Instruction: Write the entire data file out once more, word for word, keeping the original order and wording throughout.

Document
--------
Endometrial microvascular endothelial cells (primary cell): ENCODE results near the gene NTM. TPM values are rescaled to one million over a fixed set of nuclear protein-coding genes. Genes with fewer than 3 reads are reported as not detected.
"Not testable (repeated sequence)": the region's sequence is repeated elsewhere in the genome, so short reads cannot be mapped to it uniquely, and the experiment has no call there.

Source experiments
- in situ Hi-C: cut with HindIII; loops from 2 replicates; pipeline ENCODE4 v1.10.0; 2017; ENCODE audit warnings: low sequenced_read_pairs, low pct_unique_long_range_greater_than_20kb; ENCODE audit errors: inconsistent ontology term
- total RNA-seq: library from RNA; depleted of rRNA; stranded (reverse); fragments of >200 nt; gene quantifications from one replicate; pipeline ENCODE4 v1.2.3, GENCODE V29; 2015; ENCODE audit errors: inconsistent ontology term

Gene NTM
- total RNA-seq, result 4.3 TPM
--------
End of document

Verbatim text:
Endometrial microvascular endothelial cells (primary cell): ENCODE results near the gene NTM. TPM values are rescaled to one million over a fixed set of nuclear protein-coding genes. Genes with fewer than 3 reads are reported as not detected.
"Not testable (repeated sequence)": the region's sequence is repeated elsewhere in the genome, so short reads cannot be mapped to it uniquely, and the experiment has no call there.

Source experiments
- in situ Hi-C: cut with HindIII; loops from 2 replicates; pipeline ENCODE4 v1.10.0; 2017; ENCODE audit warnings: low sequenced_read_pairs, low pct_unique_long_range_greater_than_20kb; ENCODE audit errors: inconsistent ontology term
- total RNA-seq: library from RNA; depleted of rRNA; stranded (reverse); fragments of >200 nt; gene quantifications from one replicate; pipeline ENCODE4 v1.2.3, GENCODE V29; 2015; ENCODE audit errors: inconsistent ontology term

Gene NTM
- total RNA-seq, result 4.3 TPM